Dark Matter

Dark matter

This video was produced by DrPhysicsA\(^{[1]}\)

Suppose we have a very sparse distribution of particles/point-masses surrounding a very dense region of particles where most of the mass is. A familiar example of this is our solar system where the vast majority of the mass is concentrated in the Sun and as you move far away from the Sun the distribution of mass is very sparse and small. If this is the way the mass is distributed, we can approximate and say that the gravitational force \(F_g\) acting on any one of the particles  in the sparse and mostly empty region is due entirely to the mass \(M\) where \(M\) can be treated as a single particle/point-mass. For example, when studying our solar system, under this approximation, we can think of the Earth as a speck and all of the other planets, moons, comets and asteroids as other specks which have no gravitational effect on the Earth; under this approximation, we can think of all the mass concentrated at the center making up the Sun as the only lump of mass in the solar system which has a gravitational effect on the Earth and we can treat that entire lump of mass \(M_{Sun}\) as a little point-particle. Hence, we can assume that the gravitational force acting on the Earth is \(F_{Sun,Earth}=G\frac{M_{Sun}m_{Earth}}{r^2}\). Another good approximation is that the Earth goes around the Sun in a circular orbit (although, in reality, it is an ellipse). Recall that Newton’s second law describe any force \(F\) acting on an object (modeled as a particle/point-mass) of mass \(m\) as equaling \(ma\) where \(a\) is the acceleration of the object. In our example, the only force \(F\) acting on the Earth is the gravitational force \(F_{Sun,Earth}\) due to \(M_{Sun}\). Thus,  the net force  acting on the Earth is just  and . Thus, \(m_{Earth}a=G\frac{M_{Sun}m_{Earth}}{r^2}\) and \(a=G\frac{M_{Sun}}{r^2}\). The acceleration \(a\) of any object going in a circular path due to a gravitational force \(F_g\) due to a point-mass at the center is \(a_c=\frac{v^2}{r}\). Thus,


(This equation says that the velocity \(v\) decreases with increasing \(r\).) When we look out through our telescopes at the distribution of stars in our galaxy, we see that the vast majority of the mass is at the center where there are thousands of globular clusters and stars next to each other in a very dense and compact region. The rest of the stars on the outskirts of the galaxy away from the center are very sparsely distributed along the spiral arms. In fact, we have measured that most of the stars and visible matter and mass is at the center (so we know for sure this is where most of the visible matter and mass is). The stars orbit around the center of the galaxy approximately in circular orbits (so we can approximate and say that all the stars have circular orbits). In this example, we can make all the same assumptions that we made about our solar system and go through the same analysis to find that the velocity \(v\) of any star at distance \(r\) from the center of the galaxy is \(v=\sqrt{\frac{MG}{r}}\) where \(M\) is the total mass of all the visible matter (mainly stars) at the center. From the way that visible matter is distributed throughout our galaxy and the way that the stars go in roughly circular orbits around the center, we would expect that for stars at greater distances \(r\) from the center, they will have smaller velocities \(v\). This is actually not the case. In the early 1970s an astronomer named Vera Rubin along with her colleagues measured the rotation rate (that is to say the orbital speed of various stars) in our galaxy to obtain the curve in Figure #. She was awarded the Gold Medal of the Royal Astronomical Society for her pioneering work. We see from this graph that for increasing  as we move through the central bulge of the galaxy these measurements agree with our theoretical predictions; however for larger values of  that are beyond the central bulge the measured orbital speeds of stars and gas stay roughly constant (in stark contrast to what is actually predicted by theory. We shall see that this suggests that maybe the ordinary, visible masses (stars, planets, etc.) that we see in the night sky (that interacts with light allowing us to see them) isn’t the only kind of mass making up the galaxy.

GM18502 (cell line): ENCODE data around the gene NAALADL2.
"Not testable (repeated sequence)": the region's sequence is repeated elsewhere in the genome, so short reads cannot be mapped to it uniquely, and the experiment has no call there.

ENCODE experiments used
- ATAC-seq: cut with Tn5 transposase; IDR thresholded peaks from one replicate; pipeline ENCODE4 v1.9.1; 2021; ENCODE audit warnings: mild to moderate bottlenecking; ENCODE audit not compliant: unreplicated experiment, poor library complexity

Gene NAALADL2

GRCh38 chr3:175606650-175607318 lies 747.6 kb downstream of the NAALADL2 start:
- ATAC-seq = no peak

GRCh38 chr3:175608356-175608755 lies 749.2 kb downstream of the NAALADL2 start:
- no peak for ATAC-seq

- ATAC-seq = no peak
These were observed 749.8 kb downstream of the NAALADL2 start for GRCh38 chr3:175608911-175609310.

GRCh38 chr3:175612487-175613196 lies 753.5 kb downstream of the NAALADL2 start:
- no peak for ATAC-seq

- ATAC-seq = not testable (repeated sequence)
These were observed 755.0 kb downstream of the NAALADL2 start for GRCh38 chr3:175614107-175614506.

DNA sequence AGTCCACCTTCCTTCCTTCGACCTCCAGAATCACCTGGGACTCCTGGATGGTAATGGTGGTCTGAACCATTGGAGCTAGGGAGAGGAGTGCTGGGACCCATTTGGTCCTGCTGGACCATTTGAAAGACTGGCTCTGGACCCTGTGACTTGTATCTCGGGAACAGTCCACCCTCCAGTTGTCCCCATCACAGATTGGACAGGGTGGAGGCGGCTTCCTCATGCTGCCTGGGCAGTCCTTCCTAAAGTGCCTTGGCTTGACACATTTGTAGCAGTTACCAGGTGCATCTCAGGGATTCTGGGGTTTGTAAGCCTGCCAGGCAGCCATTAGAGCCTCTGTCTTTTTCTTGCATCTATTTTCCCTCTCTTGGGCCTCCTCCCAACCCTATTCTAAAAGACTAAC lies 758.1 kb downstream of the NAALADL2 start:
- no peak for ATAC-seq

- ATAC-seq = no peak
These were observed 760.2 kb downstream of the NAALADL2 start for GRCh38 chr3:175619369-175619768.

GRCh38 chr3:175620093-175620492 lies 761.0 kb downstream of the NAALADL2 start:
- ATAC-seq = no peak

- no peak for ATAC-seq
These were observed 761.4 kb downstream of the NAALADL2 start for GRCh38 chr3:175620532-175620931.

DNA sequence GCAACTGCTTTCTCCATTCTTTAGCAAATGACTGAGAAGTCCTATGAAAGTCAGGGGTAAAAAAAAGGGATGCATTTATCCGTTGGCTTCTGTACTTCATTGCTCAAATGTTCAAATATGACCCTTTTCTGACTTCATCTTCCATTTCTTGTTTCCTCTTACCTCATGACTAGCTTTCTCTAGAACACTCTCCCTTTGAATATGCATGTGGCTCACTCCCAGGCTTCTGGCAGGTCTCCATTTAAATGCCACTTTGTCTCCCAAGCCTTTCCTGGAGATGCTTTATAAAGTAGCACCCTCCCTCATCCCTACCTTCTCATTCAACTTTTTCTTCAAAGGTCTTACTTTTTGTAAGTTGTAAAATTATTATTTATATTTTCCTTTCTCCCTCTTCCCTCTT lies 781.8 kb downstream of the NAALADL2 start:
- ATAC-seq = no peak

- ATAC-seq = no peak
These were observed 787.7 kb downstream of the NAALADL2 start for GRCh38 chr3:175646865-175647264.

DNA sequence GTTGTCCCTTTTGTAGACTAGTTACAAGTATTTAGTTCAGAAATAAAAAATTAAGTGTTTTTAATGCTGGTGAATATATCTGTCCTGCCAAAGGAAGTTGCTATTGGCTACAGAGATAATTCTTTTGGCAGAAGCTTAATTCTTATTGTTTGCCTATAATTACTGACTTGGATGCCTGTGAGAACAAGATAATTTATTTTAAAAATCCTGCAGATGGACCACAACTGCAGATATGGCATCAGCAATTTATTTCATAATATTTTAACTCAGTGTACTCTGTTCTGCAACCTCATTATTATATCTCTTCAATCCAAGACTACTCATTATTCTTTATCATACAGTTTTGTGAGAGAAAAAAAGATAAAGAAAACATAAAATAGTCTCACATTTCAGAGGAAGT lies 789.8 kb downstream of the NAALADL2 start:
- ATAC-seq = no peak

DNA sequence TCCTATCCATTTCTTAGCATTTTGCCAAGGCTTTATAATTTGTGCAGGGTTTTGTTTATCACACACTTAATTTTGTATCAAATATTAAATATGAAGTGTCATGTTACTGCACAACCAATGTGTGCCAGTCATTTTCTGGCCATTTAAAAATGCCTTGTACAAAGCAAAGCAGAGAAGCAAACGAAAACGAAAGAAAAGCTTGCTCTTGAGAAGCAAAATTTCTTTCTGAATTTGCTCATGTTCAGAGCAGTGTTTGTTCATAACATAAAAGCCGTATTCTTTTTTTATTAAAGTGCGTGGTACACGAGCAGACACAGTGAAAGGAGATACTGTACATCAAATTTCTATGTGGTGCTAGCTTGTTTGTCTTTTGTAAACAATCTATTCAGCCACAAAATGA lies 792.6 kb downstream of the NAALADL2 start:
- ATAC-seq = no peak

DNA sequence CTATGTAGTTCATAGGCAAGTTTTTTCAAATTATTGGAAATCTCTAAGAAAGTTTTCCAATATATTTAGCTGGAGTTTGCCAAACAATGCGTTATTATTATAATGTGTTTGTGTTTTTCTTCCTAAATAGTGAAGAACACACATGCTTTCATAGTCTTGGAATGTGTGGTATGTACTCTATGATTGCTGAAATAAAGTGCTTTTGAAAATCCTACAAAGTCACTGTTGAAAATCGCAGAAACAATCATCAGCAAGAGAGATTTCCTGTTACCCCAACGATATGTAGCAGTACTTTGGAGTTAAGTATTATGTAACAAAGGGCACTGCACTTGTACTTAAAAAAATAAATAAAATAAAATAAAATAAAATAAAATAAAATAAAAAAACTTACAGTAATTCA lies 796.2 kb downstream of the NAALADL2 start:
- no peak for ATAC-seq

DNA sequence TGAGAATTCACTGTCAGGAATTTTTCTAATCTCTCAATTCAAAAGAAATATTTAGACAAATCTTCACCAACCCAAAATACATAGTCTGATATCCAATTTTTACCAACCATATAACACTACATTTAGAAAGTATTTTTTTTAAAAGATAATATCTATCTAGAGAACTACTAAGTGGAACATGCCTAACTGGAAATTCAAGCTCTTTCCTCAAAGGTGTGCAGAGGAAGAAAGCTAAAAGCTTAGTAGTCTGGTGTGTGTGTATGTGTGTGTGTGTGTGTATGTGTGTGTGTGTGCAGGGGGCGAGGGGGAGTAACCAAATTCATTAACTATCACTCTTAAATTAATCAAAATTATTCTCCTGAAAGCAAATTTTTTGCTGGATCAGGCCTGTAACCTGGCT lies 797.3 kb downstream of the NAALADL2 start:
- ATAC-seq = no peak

Let’s come up with a more general model for the mass distribution of the stars in our galaxy. Suppose that the only assumption we make is that the particles are distributed isotropically around a center point. Let’s consider the gravitational force \(F_g\) acting on a star at the outermost distances of our galaxy. According to Newton’s theorem, the gravitational force \(F_g\) acting on this star of mass \(m\) at a distance \(R_{Galaxy}(=\text{radius of galaxy})\) from the center is the force \(F_g\) due to all the mass \(M_{Galaxy}\) enclosed by the sphere of radius \(r\). Thus,


Note that we can measure Newton’s gravitational constant \(G\), we can measure the radius \(R_{Galaxy}\) of our galaxy, and we can measure the orbital speed \(v\) (which is a constant) of each of the stars. When we calculate \(M_{Galaxy}=\frac{v^2R_{Galaxy}}{G}\), we obtain a value for \(M_{Galaxy}\) which is about 10x bigger than the total mass of all the ordinary matter (stars, planets, etc.) in our galaxy. This suggests that maybe there is some form of invisible matter (called dark matter) distributed throughout the galaxy that does not interact with light.